Materials and Methods
Monkey, Care and Housing
Subject animals consisted of elderly female SQMs (Saimiri boliviensis boliviensis). They were selected from our ongoing AD study using SQMs as a model of naturally occurring brain vascular amyloid pathology (at the SQM Breeding Research Resources (SMBRR) located at the University of Texas MD Anderson Cancer Center Michale E. Keeling Center for Comparative Medicine and Research). These monkeys were housed in social groups within two connecting cages that were 4′ wide × 6′ tall × 14′ long.
Animals had ad libitum access to New World Primate Diet (Purina #5040) and water. In addition, they were fed either fresh fruit or vegetables daily. Specialty foods, such as seeds, peanuts, raisins, yogurt, cereals, frozen juice cups and peanut butter, were distributed daily to them as enrichment. At no time were the subjects ever food- or water-deprived. Subjects were also provided with destructible enrichment manipulanda and different travel/perching materials on a rotating basis to promote the occurrence of typical species behavior.
The study population consisted of aged female SQMs (18–20 years of age). A subset of 10 CpG ODN-injected monkeys was selected for our analyses. All subjects were considered healthy and in their normal social groups at the time they were sampled. A SQM’s average life span is 20 years and maximum life expectancy of <25 years (Abee, 2000; Williams and Glasgow, 2000; Williams, 2008). With an estimated maximum life-span of 122 years in humans (Lucke et al., 2010; Pignolo, 2019) the rate of aging in SQMs is roughly 3.4 times as fast. Thus, SQMs offer a distinct advantage over long-term human aging and Alzheimer’s research.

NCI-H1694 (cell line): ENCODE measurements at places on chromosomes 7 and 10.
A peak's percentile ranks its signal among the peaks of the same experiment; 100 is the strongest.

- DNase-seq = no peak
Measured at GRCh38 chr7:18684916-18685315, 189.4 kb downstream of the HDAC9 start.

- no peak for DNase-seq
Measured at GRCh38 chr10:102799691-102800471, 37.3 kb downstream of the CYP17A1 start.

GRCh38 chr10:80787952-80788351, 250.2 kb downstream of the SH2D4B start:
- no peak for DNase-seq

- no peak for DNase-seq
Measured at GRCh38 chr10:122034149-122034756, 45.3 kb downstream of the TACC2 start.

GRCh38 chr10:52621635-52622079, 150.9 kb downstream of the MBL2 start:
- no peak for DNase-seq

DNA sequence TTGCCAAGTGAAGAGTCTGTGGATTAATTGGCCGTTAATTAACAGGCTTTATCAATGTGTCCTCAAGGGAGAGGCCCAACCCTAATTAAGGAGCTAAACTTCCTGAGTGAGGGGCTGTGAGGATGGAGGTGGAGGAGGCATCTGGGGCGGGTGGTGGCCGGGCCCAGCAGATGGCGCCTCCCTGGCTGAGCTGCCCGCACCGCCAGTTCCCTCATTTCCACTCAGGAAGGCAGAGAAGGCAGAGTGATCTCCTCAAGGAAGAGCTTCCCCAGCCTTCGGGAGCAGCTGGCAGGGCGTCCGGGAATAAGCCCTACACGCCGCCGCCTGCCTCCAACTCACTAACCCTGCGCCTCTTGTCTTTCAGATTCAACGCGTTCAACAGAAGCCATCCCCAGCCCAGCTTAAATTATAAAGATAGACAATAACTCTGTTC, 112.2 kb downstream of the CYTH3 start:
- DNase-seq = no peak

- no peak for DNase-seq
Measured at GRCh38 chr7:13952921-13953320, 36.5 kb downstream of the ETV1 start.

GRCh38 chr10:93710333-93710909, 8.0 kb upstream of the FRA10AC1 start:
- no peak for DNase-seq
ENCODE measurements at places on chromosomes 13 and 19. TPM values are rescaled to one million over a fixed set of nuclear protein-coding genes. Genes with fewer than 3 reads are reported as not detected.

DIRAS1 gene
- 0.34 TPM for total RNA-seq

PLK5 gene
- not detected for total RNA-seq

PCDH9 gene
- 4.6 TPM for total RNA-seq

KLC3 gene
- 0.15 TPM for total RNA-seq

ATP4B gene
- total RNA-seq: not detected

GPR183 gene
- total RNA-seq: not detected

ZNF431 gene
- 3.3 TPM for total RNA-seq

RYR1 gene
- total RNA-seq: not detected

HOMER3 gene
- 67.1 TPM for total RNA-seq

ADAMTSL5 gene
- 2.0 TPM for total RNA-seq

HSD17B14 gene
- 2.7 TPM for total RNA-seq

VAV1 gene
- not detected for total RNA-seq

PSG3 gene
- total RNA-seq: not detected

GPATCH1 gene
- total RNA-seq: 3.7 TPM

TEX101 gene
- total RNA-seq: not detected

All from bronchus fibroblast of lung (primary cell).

Endotoxin-free Class C CpG ODN, a 30-mer phosphothioate ODN containing juxtaposed CpG motifs with flanking regions in a self-complimentary palindromic sequence (5′-TCGAACGTTCGAACGTTCGAACGTTCGAAT-3′), was purchased from Integrated DNA Technologies, Inc.
Blood Collection and CpG ODN Administration
Blood samples (2–3 ml) were collected in EDTA coated collection tubes from the femoral vein of study animals which had been injected twice with Class C CpG ODN (2 mg/kg) at two intervals, four to 5 weeks apart. CpG ODN was administered subcutaneously (s.c.) into the interclavicular space. All injections and blood sample collections (day 0/baseline, day 1, day 3, and day 7 post-CpG ODN) occurred in the morning (8–9 AM) before the animals were fed.
Hematologic Analyses and PBMC Preparation
Hematology was performed on EDTA-preserved blood by using an automated analyzer Advia (Siemens Healthcare Diagnostics, Tarrytown, NY, USA). The absolute number of lymphocytes and monocytes, as obtained from hematologic analysis, was used to convert the frequency of the lymphocyte population obtained from FACS analysis to calculate the absolute numbers in each of the lymphocyte and monocyte subset populations. The assessment of CpG ODN immunostimulatory activity was first examined in whole blood samples collected prior to injection (baseline/day 0) and on day 1, day 3, and day 7 after CpG ODN administration.